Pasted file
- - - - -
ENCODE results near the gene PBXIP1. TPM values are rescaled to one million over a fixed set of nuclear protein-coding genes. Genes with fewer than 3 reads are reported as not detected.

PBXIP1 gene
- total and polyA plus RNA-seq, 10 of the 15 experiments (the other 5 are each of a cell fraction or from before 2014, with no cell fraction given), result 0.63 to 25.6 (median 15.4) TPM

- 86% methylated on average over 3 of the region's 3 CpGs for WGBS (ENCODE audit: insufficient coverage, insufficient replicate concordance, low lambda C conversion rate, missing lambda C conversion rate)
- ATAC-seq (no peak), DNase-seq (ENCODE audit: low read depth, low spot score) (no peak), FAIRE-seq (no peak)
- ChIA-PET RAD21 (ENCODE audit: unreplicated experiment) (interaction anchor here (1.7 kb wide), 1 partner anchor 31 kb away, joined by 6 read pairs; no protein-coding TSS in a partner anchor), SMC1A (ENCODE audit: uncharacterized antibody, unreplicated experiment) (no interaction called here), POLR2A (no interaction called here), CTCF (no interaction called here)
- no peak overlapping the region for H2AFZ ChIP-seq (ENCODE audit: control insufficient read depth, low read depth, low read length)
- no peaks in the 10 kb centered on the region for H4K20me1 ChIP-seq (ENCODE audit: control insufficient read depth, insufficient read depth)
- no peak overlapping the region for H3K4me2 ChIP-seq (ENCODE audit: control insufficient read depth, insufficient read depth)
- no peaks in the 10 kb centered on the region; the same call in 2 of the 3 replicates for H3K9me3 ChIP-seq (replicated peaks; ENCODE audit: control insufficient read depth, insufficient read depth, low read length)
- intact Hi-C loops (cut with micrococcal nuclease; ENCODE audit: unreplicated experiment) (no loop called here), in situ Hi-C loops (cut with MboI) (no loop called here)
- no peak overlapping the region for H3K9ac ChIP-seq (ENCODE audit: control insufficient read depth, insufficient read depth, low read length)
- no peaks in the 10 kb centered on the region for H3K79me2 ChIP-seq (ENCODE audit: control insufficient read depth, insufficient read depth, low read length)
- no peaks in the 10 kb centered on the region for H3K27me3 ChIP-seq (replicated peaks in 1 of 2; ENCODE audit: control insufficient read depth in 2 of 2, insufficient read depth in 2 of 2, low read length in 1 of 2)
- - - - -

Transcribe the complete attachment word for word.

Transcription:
ENCODE results near the gene PBXIP1. TPM values are rescaled to one million over a fixed set of nuclear protein-coding genes. Genes with fewer than 3 reads are reported as not detected.

PBXIP1 gene
- total and polyA plus RNA-seq, 10 of the 15 experiments (the other 5 are each of a cell fraction or from before 2014, with no cell fraction given), result 0.63 to 25.6 (median 15.4) TPM

- 86% methylated on average over 3 of the region's 3 CpGs for WGBS (ENCODE audit: insufficient coverage, insufficient replicate concordance, low lambda C conversion rate, missing lambda C conversion rate)
- ATAC-seq (no peak), DNase-seq (ENCODE audit: low read depth, low spot score) (no peak), FAIRE-seq (no peak)
- ChIA-PET RAD21 (ENCODE audit: unreplicated experiment) (interaction anchor here (1.7 kb wide), 1 partner anchor 31 kb away, joined by 6 read pairs; no protein-coding TSS in a partner anchor), SMC1A (ENCODE audit: uncharacterized antibody, unreplicated experiment) (no interaction called here), POLR2A (no interaction called here), CTCF (no interaction called here)
- no peak overlapping the region for H2AFZ ChIP-seq (ENCODE audit: control insufficient read depth, low read depth, low read length)
- no peaks in the 10 kb centered on the region for H4K20me1 ChIP-seq (ENCODE audit: control insufficient read depth, insufficient read depth)
- no peak overlapping the region for H3K4me2 ChIP-seq (ENCODE audit: control insufficient read depth, insufficient read depth)
- no peaks in the 10 kb centered on the region; the same call in 2 of the 3 replicates for H3K9me3 ChIP-seq (replicated peaks; ENCODE audit: control insufficient read depth, insufficient read depth, low read length)
- intact Hi-C loops (cut with micrococcal nuclease; ENCODE audit: unreplicated experiment) (no loop called here), in situ Hi-C loops (cut with MboI) (no loop called here)
- no peak overlapping the region for H3K9ac ChIP-seq (ENCODE audit: control insufficient read depth, insufficient read depth, low read length)
- no peaks in the 10 kb centered on the region for H3K79me2 ChIP-seq (ENCODE audit: control insufficient read depth, insufficient read depth, low read length)
- no peaks in the 10 kb centered on the region for H3K27me3 ChIP-seq (replicated peaks in 1 of 2; ENCODE audit: control insufficient read depth in 2 of 2, insufficient read depth in 2 of 2, low read length in 1 of 2)